That is why, the presence at the helm of France’s former colonies of an independent, principled, unmanipulable and experienced leadership is regarded as an obstacle as such. The installation of weak, dependent and inexperienced pawns who can be guided along to deliver the country to Western superpowers on a platter is being pursued to this day.


So it is an ‘un-commonwealth’ relationship, as Zimbabweans call it since their country withdrew from the Commonwealth in 2003. If you look at the economic integration among countries that share the Communauté Financière d'Afrique (CFA) franc as a common currency, you will notice that the French Treasury is holding billions of dollars owned by the African states of the Francophone nations of West and Central Africa in its own accounts and invested in the French Bourse or Stock Exchange. The Africans deposit the equivalent of 85 percent of their annual reserves in these accounts as a matter of post-colonial agreements and have never been given an accounting for how much the French are holding on their behalf, in what have these funds been invested, and what profit or loss there have been. In fact these countries require the permission of France before they sign any contract with China! (Lokongo 2012). How free are they?!

Before heading to Kinshasa, President François Hollande proclaimed the end of ‘Françafrique’ in Dakar called for ‘a new partnership between France and Africa based on respect, clarity and solidarity as well as new economic relations that favour Africa most’ (CCTV Report: ‘Hollande defends UN resolution on Mali’, 14.10.2012). Let Holland begin by dismantling the CFA colonial arrangement and we will believe him.

The way forward for Africa is to be united and to go the Chinese way as well as the South American way. The Chinese way because we have to rely on ourselves instead of continuing to be dependent on our former colonizers, protect our sovereignty and demand a new relationship with them based on our own terms, on mutual respect and win-win cooperation. We have to make France and other Western countries realize that they should stop ‘cutting the same tree branch on which they are sitting’ (African proverb).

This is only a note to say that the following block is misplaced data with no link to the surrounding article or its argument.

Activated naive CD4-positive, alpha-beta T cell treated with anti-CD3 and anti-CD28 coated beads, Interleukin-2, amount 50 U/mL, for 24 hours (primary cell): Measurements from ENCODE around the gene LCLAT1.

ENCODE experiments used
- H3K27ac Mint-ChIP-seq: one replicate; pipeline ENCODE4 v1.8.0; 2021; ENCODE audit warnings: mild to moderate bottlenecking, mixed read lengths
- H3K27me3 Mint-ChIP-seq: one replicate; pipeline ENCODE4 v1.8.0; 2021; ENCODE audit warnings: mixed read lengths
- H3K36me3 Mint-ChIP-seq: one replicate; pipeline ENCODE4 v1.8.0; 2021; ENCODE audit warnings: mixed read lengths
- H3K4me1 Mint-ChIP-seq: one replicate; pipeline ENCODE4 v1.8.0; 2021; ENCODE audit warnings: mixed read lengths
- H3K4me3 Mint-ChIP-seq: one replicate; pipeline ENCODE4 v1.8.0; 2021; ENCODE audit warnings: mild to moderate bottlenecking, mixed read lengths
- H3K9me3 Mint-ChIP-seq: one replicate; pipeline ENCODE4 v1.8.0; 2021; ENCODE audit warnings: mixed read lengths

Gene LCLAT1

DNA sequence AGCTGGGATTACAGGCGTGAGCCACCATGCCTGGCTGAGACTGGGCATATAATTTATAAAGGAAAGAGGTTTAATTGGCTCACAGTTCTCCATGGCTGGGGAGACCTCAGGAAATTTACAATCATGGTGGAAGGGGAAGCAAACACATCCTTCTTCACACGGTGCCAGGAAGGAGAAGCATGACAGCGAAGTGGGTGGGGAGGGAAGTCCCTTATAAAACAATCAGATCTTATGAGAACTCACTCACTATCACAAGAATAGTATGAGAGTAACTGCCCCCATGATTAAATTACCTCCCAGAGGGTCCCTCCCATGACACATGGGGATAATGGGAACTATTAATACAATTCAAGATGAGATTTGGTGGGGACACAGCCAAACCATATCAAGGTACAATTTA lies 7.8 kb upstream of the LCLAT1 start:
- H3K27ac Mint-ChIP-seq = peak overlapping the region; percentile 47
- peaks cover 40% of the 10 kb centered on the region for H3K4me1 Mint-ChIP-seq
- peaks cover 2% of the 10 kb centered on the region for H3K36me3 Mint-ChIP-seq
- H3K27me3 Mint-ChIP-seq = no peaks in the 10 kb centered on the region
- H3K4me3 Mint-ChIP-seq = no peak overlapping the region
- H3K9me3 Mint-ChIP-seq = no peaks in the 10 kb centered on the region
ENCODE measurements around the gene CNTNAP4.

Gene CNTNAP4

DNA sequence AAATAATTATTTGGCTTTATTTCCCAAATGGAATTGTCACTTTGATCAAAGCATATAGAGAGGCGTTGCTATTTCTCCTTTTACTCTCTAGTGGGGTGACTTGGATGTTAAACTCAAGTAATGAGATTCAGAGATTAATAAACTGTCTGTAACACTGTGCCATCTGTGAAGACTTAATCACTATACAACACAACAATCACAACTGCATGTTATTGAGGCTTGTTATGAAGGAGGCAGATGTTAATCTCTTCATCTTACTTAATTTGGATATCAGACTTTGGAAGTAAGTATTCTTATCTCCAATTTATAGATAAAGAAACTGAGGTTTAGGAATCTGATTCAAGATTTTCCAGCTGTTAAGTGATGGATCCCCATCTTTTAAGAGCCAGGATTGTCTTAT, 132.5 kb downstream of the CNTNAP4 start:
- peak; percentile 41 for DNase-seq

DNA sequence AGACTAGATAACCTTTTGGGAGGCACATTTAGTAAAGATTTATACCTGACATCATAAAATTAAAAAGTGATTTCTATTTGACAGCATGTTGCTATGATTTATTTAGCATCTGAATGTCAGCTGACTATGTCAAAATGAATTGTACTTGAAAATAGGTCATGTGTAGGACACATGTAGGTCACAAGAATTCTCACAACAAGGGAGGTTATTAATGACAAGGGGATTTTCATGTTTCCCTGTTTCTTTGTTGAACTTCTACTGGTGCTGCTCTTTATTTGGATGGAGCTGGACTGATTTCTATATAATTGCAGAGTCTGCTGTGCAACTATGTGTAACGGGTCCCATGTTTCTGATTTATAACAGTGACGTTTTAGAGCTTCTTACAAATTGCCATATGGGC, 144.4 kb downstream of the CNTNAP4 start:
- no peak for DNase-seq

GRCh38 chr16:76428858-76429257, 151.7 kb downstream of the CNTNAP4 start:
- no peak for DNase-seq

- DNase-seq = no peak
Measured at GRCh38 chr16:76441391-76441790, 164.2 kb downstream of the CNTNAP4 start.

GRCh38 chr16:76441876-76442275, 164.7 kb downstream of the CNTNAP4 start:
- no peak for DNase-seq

South American countries are succeeding exactly because they have reached their own consensus instead of trusting the Commonwealth, Francophonie, Lusophonie, Washington Consensus and so on. As Noam Chomsky puts it, in the past decade, for the first time in 500 years, South America has taken successful steps to free itself from Western domination, another serious loss for America. The region has moved towards integration, and has begun to address some of the terrible internal problems of societies ruled by mostly Europeanized elites, tiny islands of extreme wealth in a sea of misery. They have also rid themselves of all US military bases and of IMF controls. A newly formed organization, CELAC, includes all countries of the hemisphere apart from the US and Canada. If it actually functions, that would be another step in American decline, in this case in what has always been regarded as ‘the backyard’ (Chomsky 2012).

Having said that, we agree with Algerian writer Kateb Yacine who wrote that ‘La Francophonie is a neo-colonial political machine, which only perpetuates our alienation, but the usage of the French language does not mean that one is an agent of a foreign power; and I write in French to tell the French that I am not French’ (Djaout 1987, 9). Colonisation was not jut a ‘historical mistake’ as President François Hollande said in Dakar before heading to Kinshasa. It was the very denial of the African person’s humanity.


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* Antoine Roger Lokongo is a journalist and Beijing University PhD candidate from the Democratic Republic of Congo.


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2. Braeckman, Colette. 2012. Isidore Ndaywel: la réunion la plus importante jamais tenue au Congo. October 7.

3. Chomsky, Noam. 2012. The Imperial Way: American Decline in Perspective.